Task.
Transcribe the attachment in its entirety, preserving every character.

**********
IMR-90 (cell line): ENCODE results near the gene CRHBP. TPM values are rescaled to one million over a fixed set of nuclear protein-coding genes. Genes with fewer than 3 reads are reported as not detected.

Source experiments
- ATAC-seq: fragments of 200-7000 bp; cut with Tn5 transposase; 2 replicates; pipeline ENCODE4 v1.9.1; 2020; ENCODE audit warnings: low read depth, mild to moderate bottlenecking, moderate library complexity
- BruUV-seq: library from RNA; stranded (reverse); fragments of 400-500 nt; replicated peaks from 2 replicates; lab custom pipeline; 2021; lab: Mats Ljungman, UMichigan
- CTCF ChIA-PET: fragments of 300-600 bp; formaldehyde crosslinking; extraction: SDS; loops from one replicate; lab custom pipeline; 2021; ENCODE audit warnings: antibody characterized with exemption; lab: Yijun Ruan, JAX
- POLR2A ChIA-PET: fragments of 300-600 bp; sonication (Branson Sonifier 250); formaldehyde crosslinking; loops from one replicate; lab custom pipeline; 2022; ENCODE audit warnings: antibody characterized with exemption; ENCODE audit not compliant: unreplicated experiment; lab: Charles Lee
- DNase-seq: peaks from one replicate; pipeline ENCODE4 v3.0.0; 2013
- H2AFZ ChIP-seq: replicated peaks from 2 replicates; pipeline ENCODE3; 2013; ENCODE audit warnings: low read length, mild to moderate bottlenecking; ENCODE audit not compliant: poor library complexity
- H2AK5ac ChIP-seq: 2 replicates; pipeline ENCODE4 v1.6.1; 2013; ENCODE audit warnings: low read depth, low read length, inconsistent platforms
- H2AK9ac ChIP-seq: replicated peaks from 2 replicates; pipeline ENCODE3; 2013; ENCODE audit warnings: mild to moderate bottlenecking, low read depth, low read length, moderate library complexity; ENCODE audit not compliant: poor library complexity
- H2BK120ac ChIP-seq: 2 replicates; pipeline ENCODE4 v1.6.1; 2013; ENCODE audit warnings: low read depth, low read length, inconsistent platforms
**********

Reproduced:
IMR-90 (cell line): ENCODE results near the gene CRHBP. TPM values are rescaled to one million over a fixed set of nuclear protein-coding genes. Genes with fewer than 3 reads are reported as not detected.

Source experiments
- ATAC-seq: fragments of 200-7000 bp; cut with Tn5 transposase; 2 replicates; pipeline ENCODE4 v1.9.1; 2020; ENCODE audit warnings: low read depth, mild to moderate bottlenecking, moderate library complexity
- BruUV-seq: library from RNA; stranded (reverse); fragments of 400-500 nt; replicated peaks from 2 replicates; lab custom pipeline; 2021; lab: Mats Ljungman, UMichigan
- CTCF ChIA-PET: fragments of 300-600 bp; formaldehyde crosslinking; extraction: SDS; loops from one replicate; lab custom pipeline; 2021; ENCODE audit warnings: antibody characterized with exemption; lab: Yijun Ruan, JAX
- POLR2A ChIA-PET: fragments of 300-600 bp; sonication (Branson Sonifier 250); formaldehyde crosslinking; loops from one replicate; lab custom pipeline; 2022; ENCODE audit warnings: antibody characterized with exemption; ENCODE audit not compliant: unreplicated experiment; lab: Charles Lee
- DNase-seq: peaks from one replicate; pipeline ENCODE4 v3.0.0; 2013
- H2AFZ ChIP-seq: replicated peaks from 2 replicates; pipeline ENCODE3; 2013; ENCODE audit warnings: low read length, mild to moderate bottlenecking; ENCODE audit not compliant: poor library complexity
- H2AK5ac ChIP-seq: 2 replicates; pipeline ENCODE4 v1.6.1; 2013; ENCODE audit warnings: low read depth, low read length, inconsistent platforms
- H2AK9ac ChIP-seq: replicated peaks from 2 replicates; pipeline ENCODE3; 2013; ENCODE audit warnings: mild to moderate bottlenecking, low read depth, low read length, moderate library complexity; ENCODE audit not compliant: poor library complexity
- H2BK120ac ChIP-seq: 2 replicates; pipeline ENCODE4 v1.6.1; 2013; ENCODE audit warnings: low read depth, low read length, inconsistent platforms